Education, then, is not complete when school days are past. The lessons are not ended, and the youth is not free. As a matter of fact, the greatest book in the world is about to be opened to him—the book of life. The severest lesson is just before him; how to live divinely. Be he rich and idle, or poor and industrious the responsibility of life is before him. And that responsibility is so simple, yet so great, that did he but think of it he would tremble ; and his trembling would come from fear or from joy according as he looks upon himself.
His responsibility is this : Being a child of the divine creative energy, he is, therefore, divine, and life must be divinely lived. To dis cover the full import of his divinity, to give him power to work on the higher plane of life is the one purpose of education. Gradually the de sires of the man will become as lofty as his nature—and his nature is divine. Hence the mind must be trained to such a degree of power that when he is "led out" it will be able to deal with environment without and desires within, and produce good things.
The body of the man must be the obedient servant of its owner. It must act in perfect harmony with the mental demands made upon it, so that the things it creates with the hands, the words it speaks with tongue and lips, shall be perfect after their kind.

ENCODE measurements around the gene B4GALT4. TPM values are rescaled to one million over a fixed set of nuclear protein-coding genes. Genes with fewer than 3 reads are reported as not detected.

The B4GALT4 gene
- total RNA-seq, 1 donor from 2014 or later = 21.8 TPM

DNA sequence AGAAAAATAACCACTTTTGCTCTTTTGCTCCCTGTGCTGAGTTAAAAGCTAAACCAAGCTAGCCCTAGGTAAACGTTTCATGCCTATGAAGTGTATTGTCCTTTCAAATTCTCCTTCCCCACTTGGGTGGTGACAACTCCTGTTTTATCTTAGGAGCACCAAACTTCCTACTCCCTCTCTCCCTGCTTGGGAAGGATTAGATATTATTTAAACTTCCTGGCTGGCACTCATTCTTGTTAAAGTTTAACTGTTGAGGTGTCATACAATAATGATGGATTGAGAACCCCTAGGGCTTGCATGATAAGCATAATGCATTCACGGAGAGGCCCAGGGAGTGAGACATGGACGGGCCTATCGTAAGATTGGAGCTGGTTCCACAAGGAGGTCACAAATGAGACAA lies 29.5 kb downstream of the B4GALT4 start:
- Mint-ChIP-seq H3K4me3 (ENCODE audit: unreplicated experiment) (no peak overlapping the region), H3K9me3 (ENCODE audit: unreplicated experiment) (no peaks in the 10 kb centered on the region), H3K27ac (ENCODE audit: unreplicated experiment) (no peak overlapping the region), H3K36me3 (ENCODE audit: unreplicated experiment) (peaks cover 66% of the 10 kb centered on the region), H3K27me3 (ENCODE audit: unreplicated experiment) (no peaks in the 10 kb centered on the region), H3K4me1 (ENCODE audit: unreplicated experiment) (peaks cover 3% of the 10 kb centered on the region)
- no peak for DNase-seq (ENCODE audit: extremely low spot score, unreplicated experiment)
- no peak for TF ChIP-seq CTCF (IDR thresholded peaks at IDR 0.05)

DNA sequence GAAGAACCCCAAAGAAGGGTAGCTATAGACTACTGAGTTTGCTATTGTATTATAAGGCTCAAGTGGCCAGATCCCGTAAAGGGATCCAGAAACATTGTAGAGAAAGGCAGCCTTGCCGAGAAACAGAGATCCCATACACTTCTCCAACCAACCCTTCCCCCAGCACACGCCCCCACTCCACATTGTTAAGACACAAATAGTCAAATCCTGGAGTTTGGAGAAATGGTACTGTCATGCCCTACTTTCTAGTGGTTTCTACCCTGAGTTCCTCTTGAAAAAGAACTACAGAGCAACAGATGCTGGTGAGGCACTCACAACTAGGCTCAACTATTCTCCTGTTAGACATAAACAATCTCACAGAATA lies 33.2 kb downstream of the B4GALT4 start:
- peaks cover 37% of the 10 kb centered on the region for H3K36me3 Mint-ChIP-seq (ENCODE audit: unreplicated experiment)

How shall a man get this education? No one can say definitely, for every man is a unit of divine energy, different from every other unit. What each must do to lead out the fullness of his power, he must discover for himself ; for some conditions are true for all of us.
And they are these : Everything a man is called upon to do, he can do perfectly ; not perhaps, the first time, but ultimately. What he must reach out for,
is that ultimate perfect action.
Every task a man is called upon to perform is not in itself a final act, but an initial act.
Every task is suggestive of something higher than itself. Digging in the soil of the earth was not farm labor to William Smith, it was Nature's wide-open book of geology.
Every task and object contributed to the world by a worker is a real thing, something that other people will look at, and by it be more or less influenced. As every object or task that a man contributes to his environment spells the man, he should take care that it spells him correctly. The task and the thing are photographs of his mental vision. The more Care he takes with the negative, the better pic ture of his intentions can he present to his en vironment and to his times.
The records of the past and the amazing activities of the present offer a man numberless roads to follow. Whichever highway he elects to travel fixes his direction. He can travel the road bravely and helpfully; bravely, in that he has faith it leads him whither he must go; help fully, in that he leaves evidences of the work of his mind and hands as he goes, it shall in spire love of work in those who come after, and faith in the direction of the road.
Of the countless things a man can learn, none should tempt him save those which give him the greatest strength for traveling his road, and the keenest power of vision for outlook as he ascends its risings.
If education teaches a man this point of view, and shows him that he travels his chosen road to find the source of that divine mind of which his own mind is a part, he has grasped its fullest significance.